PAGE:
Uncle Sam's Voyage: How A Danbury Icon Found Its Way Back Home
Ever wonder exactly how Danbury ended up back in possession of that enormous Uncle Sam statue? Yeah, we did, too...(City of Danbury)
DANBURY, CT — Don Miller and his wife Jennifer are the biggest Danbury fans not living in Danbury. In fact, they may be the city's biggest fans, anywhere. It is fitting, then, that they played such a key role in the return of the Uncle Sam statue to the city.
Don Miller grew up in the shadow of the Danbury Fair, before it was a mall, and moved to Vermont while still in high school. But the magic that was The Fair, and the nearby Racearena, left an impression that has proven indelible.
October 12, 1981, was the Day the Sawdust Died, when the Danbury Fair punched its last ticket. The land was bought by the Wilmorite Corporation, who opened the doors of the Danbury Fair Mall there just five years later.
The shuttering of The Fair and the Racearena left an itch with Don Miller, even way up in Vermont, that he couldn't figure how to scratch, until 2012.
"Don had the idea to — although it may be far-fetched — to collect his childhood memories of the Danbury Fair and Racearena. He never thought that he would find anything, but he had to try," his wife said.
The Millers hit pay dirt in 2016. After years of scouring websites and social media, they discovered a Dutch Girl figure, from the fair's "Dutch Village" attraction. They made the purchase, and although it was far from being their favorite fair memento, it was an inspiration, and validation: the Danbury Fair memorabilia was "out there," they just needed to keep looking.
But bigger-than-life-size pieces of Americana don't come cheap, and Dutch Girl was a reminder to the Millers that they really couldn't afford their new hobby. So the couple started Millers' Screen Printing & Embroidery, from their home in Wells, VT. They would use the revenue from their new T-shirt business to fund their Danbury Fair memorabilia jones.
The Millers began selling their work from their personal Facebook page, but soon after created the Danbury Fair and Racearena Memorabiliagroup on the social media network. Along the way they became social media experts, e-commerce wizards, and the go-to gurus on all things Danbury Fair.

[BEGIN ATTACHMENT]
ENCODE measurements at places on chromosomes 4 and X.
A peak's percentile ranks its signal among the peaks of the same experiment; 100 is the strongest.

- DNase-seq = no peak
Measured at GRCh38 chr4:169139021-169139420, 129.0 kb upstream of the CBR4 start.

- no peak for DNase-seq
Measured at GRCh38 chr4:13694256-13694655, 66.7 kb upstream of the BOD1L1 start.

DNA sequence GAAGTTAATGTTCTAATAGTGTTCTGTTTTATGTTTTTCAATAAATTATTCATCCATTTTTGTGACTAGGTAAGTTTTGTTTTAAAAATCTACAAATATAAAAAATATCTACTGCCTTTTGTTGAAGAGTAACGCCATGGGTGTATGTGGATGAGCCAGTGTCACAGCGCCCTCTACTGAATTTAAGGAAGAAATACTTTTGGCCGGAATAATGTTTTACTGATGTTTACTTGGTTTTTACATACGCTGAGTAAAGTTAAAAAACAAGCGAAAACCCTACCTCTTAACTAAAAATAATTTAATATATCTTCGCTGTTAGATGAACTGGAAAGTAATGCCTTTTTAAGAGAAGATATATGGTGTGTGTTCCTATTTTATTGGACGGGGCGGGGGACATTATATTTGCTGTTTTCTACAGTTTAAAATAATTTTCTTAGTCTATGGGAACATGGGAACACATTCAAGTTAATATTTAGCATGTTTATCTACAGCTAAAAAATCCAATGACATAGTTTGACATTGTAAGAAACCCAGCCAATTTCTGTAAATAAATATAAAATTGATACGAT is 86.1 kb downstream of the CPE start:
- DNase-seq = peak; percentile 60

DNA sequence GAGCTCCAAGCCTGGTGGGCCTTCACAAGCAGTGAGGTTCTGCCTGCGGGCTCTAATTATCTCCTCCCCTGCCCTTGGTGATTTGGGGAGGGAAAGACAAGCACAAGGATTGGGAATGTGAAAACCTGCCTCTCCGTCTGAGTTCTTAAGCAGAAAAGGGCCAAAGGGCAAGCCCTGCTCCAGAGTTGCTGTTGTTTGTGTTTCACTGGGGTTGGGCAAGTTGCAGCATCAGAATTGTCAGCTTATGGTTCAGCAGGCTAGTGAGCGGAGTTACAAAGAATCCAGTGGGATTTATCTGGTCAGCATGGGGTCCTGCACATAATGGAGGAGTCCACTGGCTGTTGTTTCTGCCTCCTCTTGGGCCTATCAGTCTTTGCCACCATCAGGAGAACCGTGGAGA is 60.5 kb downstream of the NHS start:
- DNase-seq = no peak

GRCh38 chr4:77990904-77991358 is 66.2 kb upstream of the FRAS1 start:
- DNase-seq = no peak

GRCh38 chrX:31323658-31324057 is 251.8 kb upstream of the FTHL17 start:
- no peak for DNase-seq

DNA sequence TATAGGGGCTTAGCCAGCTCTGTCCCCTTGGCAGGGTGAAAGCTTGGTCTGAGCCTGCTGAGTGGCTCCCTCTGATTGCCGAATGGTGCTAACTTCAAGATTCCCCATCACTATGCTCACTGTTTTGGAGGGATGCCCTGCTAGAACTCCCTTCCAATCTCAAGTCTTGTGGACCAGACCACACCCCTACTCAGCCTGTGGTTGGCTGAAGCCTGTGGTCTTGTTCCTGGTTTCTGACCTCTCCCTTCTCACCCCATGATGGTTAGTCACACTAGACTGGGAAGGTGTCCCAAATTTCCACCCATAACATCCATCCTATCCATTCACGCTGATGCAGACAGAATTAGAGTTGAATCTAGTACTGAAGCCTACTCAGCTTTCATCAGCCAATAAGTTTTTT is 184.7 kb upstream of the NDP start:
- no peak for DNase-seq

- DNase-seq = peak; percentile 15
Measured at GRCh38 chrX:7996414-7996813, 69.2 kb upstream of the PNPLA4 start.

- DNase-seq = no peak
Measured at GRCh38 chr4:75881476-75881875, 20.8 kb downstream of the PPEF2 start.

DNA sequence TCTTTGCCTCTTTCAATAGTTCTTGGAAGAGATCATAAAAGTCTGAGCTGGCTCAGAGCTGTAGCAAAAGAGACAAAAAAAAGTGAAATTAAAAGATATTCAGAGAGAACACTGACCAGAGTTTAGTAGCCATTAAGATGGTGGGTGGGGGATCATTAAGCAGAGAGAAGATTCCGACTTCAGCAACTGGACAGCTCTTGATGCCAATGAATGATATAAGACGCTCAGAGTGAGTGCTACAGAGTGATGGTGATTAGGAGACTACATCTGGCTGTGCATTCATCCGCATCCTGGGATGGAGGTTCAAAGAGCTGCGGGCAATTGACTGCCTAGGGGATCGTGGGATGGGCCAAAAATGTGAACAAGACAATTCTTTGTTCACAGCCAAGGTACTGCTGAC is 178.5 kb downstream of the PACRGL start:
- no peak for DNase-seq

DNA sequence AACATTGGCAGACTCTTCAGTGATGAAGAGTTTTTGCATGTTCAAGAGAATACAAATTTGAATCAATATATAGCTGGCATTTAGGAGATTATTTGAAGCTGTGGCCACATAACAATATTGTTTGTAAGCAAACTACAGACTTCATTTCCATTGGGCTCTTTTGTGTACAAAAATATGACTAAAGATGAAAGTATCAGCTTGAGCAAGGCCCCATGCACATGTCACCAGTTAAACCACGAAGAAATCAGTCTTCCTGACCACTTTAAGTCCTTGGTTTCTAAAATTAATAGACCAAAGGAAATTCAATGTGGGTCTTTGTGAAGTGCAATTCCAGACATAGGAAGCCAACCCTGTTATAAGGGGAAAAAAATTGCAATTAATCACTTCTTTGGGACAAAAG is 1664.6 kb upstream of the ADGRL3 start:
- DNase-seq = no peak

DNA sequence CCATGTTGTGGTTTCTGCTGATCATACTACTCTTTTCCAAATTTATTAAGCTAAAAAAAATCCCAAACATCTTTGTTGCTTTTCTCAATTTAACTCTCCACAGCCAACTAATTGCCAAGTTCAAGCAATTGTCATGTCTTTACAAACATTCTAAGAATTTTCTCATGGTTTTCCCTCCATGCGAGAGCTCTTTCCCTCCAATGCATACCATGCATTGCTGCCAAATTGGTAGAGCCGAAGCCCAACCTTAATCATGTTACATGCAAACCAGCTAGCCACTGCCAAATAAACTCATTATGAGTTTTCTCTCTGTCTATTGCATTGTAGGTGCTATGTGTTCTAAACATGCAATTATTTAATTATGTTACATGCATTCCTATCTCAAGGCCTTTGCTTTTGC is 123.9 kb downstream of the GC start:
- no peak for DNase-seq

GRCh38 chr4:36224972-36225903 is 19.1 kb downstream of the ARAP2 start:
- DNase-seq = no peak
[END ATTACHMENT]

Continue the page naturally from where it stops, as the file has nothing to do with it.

"People always ask us what we're doing with it all," Jennifer said. "We let them know that we display all of our collection in our home. The only items that are not on display currently are the old newspaper clippings, and any original photos. We preserve these the best way possible."
Of course, there will always be those items that are just too large, and too expensive, to make their way into the Miller's cozy collection.
Like, say, that 38-foot statue of Uncle Sam.
Right Place, Right Time, Right Memorabilia Experts
On a visit to the Magic Forest amusement park in Lake George, NY, with their children, the Millers discovered their mother lode. The first glimmer came in the form of a pixie figurine in a display. Don Miller was certain it had originated at The Fair.
They tracked down Jack Gillette, the park's owner, to confirm his suspicions, and to inquire whether Magic Forest might have any more items that had originated at The Fair.
Boy, did they ever!
Gillette's father, Arthur, who operated Magic Forest before bequeathing it to his son, had made a deal to roll away with 20 truck loads of Danbury Fair statues, figurines, artwork, tsotchekes and gimcracks when the fair closed, and all of that had made its way to Magic Forest.
Both Jack Gillette and Magic Forest were starting to feel their age, according to Jennifer, and Gillette was preparing to sell off the park's assets. He wanted to know if that was something with which the Millers could help him.
"The agreement was, if we helped sell items for Jack, that Jack would ensure that we were taken care of," Jennifer said. "We made a list of items that we had already seen at the park that were of interest to us. He showed us items that had never been displayed (at The Fair). Some of the items that I placed for Jack, he had forgotten came from Danbury!"
A Journey of 40 Minutes Begins with a Single Step
At one of the cataloging and indexing and photo-taking sessions, Don brought up the 38-foot elephant in the room.
"What's going to happen to Uncle Sam?" he recalls asking Gillette, who informed him that the City of Troy, NY, had placed dibs on the statue a long time back, and was anxious to take possession. Gillette had just never gotten around to pulling the trigger on the deal, he said.
Wait, Troy? Troy, New York? Danbury Fair's Uncle Sam relocated to Troy? As if.
So Jennifer Miller flashed the Hat Signal, and Danbury Mayor Mark Boughton swung into action. Boughton better-dealed the New Yorkers, and the rest was (extensively and lovingly promoted in social media) history. The city announced in December that it had scored the icon, and after some necessary restoration, ensconced the colossus outside the Danbury Railway Museum last month. Danbury also salvaged the Cinderella display from Magic Forest.
The Millers memorialized Uncle Sam's triumphant return home with a T-shirt, naturally, and Boughton took to Twitter to promote it (also naturally - see below).
Jenn and Don Miller sell shirts that they may buy up and preserve Danbury Fair and Racearena mementos, so if you have any mementos, or need a shirt, be sure to contact them at firstname.lastname@example.org or 802-325-2259 or their Facebook group. Just don't challenge these Vermonters to any Danbury trivia, as you will lose.